“We’re beginning to see fierce competition for actuaries, data science roles, [and] information technology in addition to competition for specialty underwriting, claims and brokerage talent.”

“Only the best and brightest can tackle complex risks. To have a true specialty focus, you need deep talent and expertise.” — Pat Donnelly, president and deputy CEO, JLT Specialty USA

However, with many mainstream insurers cutting staff following expense reviews, it’s not all one-way traffic, noted Peter Staddon, managing director of the UK’s Managing General Agents Association.

“The nature of many MGA businesses is to develop a more efficient and cost-effective way of providing niche insurance products compared to mainstream insurers. This can be very attractive to underwriters looking to take more control of their business.”

According to Staddon, the cost of technical talent will likely rise, though he believes this will correct itself over time as sectors such as cyber and emerging technology expand, increasing supply.

Yet with retaining talent “vital” to success, “providing equity, additional employee benefits, skills development opportunities and support with professional education all have a role to play” in helping firms keep hold of valued technical staff, he said.

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“Ensuring employees are appropriately recognized for what they bring to the party, and that they are able to engage within the management process or growth of that business, is important in the MGA business,” Staddon said.

Donnelly added that creating a desirable workplace “culture,” offering staff performance rewards, career path clarity and flexible working arrangements can all help firms retain valued talent.

Tackling Dynamic Risks

Heinze believes that the insurance industry has historically done a poor job of selling itself as a career path, but that the specialty space has a unique opportunity to appeal to new talent by offering the opportunity to “fashion interesting, dynamic, bespoke insurance products,” compared to the relatively vanilla standard markets.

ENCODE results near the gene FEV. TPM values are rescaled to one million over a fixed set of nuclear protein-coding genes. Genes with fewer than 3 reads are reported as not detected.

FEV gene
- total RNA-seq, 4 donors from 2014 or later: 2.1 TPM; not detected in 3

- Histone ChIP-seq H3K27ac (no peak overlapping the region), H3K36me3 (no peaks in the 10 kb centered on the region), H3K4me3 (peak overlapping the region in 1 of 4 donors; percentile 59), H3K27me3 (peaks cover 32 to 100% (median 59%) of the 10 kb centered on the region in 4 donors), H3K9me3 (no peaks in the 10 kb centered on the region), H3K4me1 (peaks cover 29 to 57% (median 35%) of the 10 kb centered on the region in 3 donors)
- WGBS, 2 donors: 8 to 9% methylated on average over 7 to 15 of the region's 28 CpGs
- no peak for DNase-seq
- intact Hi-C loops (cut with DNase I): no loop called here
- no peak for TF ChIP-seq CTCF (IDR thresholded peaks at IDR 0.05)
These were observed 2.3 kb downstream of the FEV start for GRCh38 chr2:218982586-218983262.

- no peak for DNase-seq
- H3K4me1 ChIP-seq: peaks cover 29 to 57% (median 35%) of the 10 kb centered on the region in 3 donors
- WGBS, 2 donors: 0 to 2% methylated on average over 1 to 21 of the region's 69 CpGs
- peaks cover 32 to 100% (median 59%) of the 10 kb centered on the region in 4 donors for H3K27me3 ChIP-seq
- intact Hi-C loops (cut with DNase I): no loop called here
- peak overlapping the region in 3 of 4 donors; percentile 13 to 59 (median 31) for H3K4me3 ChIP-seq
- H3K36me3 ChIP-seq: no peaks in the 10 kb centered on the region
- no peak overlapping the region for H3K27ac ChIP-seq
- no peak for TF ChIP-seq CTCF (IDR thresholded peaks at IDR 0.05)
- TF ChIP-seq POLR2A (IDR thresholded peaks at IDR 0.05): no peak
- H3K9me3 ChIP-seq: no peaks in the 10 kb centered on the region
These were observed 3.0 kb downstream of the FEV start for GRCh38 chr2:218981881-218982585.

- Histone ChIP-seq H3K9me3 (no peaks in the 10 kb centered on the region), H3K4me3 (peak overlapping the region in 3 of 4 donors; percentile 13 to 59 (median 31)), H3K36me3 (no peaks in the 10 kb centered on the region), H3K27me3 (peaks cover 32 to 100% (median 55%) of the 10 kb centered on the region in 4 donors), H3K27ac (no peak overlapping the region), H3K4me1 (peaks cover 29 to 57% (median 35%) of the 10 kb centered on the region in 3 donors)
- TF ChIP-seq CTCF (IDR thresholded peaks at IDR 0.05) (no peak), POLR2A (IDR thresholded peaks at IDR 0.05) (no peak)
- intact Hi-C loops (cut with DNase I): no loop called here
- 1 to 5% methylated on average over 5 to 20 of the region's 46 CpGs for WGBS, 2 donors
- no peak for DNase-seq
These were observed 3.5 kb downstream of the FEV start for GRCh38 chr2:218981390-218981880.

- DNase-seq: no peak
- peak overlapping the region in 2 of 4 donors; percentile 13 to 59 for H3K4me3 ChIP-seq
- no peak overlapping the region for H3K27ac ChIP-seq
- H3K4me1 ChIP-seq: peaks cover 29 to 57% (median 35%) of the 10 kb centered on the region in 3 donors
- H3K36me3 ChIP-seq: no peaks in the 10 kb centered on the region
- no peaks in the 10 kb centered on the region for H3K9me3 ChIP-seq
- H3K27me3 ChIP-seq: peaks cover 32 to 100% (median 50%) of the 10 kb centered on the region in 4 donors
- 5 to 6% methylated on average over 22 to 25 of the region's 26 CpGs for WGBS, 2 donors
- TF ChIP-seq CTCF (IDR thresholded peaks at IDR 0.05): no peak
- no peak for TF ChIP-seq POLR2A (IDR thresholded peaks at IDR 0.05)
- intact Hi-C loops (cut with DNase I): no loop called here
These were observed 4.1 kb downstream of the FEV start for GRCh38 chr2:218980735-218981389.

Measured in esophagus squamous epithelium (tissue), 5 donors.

“This may be difficult to hear, but the insurance industry is tremendously exciting,” he said.

“When we talk to students, we say the E&S of excess and surplus also stands for ‘exciting and sexy’.”

The opportunity to tackle risks, from cyber fraud to power grid outages due to emissions of gamma rays from the sun, is what gets young professionals excited, Heinze said.

Bernie Heinze, executive director, American Association of Managing General Agents

Bernie Heinze, executive director, American Association of Managing General Agents

“They can have a hand in creating insurance solutions that will fundamentally transform the way in which the old, antiquated insurance model has existed. The promises of the insurance and technological abilities of the future are untold.”

With millennials set to account for around three-quarters of the workforce by 2025, Staddon is optimistic that there is a strong pipeline of technologically savvy talent waiting.

“We are seeing many young people come into the insurance industry from an array of educational and social backgrounds,” he said.

The U.S. has seen an uptick in educational programs in a bid to tackle the talent shortage. The AAMGA has, for example, developed a 40-hour program that allows risk management undergraduates to add an underwriting certificate to their degrees, equipping them with basic underwriting knowledge and reducing the learning curve upon entering the workplace.